Tens of thousands of school teachers, university staff and lecturers, train drivers, and civil servants are among the workers walking out as part of Wednesday’s nationwide strike in the UK.
Such widespread strike action has not taken place since a previous pay dispute back in 2011 when more than a million workers walked out.
The National Education Union says around 300,000 teachers across England alone are striking as they have experienced at least 23% real-term pay cuts since 2010.
Like many others in different sectors, teachers are also demanding an increase above the soaring double-digit inflation rate in the country.
While a majority of schools are either fully or partially closed, travel is also disrupted with workers setting up picket lines and rallies.
Around 100,000 civil servants from 124 public departments have also joined the strike.
Major travel disruptions across UK, queues at airports
Workers of 15 train companies are also staging a walkout on Wednesday, which will be followed by another strike on Friday.
The industrial action has been organized by the Associated Society of Locomotive Engineers and Firemen (ASLEF) union, which represents 96% of train drivers in England, Scotland, and Wales.
Border Force operations are also affected, with delays reported for international arrivals at all UK air and maritime ports, as well as at UK border controls in France.
Wednesday’s strike is the second walkout by the Border Force staff after the Christmas season when military personnel was called in to take over their duties.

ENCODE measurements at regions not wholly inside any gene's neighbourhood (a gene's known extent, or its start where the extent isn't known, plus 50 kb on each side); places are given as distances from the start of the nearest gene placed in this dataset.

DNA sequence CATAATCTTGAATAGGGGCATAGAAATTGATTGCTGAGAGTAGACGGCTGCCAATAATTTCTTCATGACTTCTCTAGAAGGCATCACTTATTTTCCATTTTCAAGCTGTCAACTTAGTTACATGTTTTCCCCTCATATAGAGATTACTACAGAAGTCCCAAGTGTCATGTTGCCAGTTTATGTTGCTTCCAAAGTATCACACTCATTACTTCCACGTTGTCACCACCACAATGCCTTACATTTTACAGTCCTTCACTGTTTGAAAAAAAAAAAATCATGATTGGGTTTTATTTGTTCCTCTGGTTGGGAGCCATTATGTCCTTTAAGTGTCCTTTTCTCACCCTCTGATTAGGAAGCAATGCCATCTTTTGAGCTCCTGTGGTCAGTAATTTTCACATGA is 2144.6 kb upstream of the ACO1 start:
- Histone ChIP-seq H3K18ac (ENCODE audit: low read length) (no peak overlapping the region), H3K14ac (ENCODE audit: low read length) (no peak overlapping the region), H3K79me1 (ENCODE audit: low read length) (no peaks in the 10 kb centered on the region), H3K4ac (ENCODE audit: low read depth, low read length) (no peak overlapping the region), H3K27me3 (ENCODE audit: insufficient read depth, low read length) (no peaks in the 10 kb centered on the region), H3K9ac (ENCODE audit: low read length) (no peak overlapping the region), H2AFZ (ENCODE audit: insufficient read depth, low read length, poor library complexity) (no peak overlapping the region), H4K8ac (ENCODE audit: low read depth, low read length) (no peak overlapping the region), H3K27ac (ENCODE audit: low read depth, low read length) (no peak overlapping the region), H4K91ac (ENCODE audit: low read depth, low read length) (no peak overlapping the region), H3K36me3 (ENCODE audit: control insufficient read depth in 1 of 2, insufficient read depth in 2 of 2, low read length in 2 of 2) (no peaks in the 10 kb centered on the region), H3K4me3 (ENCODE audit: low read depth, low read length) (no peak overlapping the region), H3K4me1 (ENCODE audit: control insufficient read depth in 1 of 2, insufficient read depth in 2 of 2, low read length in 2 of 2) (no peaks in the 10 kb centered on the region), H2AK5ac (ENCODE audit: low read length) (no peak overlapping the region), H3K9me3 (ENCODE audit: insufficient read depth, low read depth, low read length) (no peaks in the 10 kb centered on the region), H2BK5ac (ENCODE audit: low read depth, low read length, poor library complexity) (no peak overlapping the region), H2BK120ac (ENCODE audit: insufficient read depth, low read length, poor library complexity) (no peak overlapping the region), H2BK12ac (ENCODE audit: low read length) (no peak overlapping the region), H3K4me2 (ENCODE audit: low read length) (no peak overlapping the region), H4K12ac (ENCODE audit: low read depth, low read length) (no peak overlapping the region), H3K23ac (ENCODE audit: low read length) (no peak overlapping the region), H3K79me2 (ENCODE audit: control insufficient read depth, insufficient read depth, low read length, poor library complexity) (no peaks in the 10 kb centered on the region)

The Public and Commercial Services Union (PCS) also announced that 1,000 staff will be staging walkouts from Feb. 17 to Feb. 20 across ports located in northern France: Dover, Calais, Coquelles, and Dunkirk.
In a statement, PCS General Secretary Mark Serwotka said the planned strikes will impact people returning from holidays, but said the “blame … lies firmly at the feet of ministers who are refusing to put any money on the table.”
Anti-strike bill protests across UK
The Trades Union Congress (TUC), which represents all the unions in the country, has announced rallies across the UK for Wednesday.
Most of those who are on strike was expected to join nationwide demonstrations where workers protest against the government’s anti-strike legislation that was passed in the lower house of parliament on Tuesday.
The bill imposes restrictions on industrial actions in certain sectors, as the government says it supports the right to strike but also wants to take into account the interests of the public.
“Members of the opposition who object to minimum safety levels, well, they’ll need to explain to their constituents why it is that if you have a heart attack, a stroke, or life-threatening illness on a strike day there are no minimum safety standards in place,” British Business Secretary Grant Shapps said while defending the new legislation, which looks into six key sectors including health, education, fire, rescue, transport, border security, and nuclear decommissioning.
TUC General Secretary Paul Nowak says the legislation “will prolong disputes and poison industrial relations, leading to more frequent strikes.”
Refusing to work on the day of a strike could result in a worker to be sacked, according to the new law. “That’s undemocratic, unworkable, and almost certainly illegal,” Nowak said.
Fire Brigades Union General Secretary Matt Wrack called the bill a “shameful attack” on democratic rights.
“This is an attack on all workers, including key workers, who kept our public services going during the pandemic. It’s an attack on Britain’s COVID heroes and on all workers. We need a mass movement of resistance to this authoritarian attack,” he said.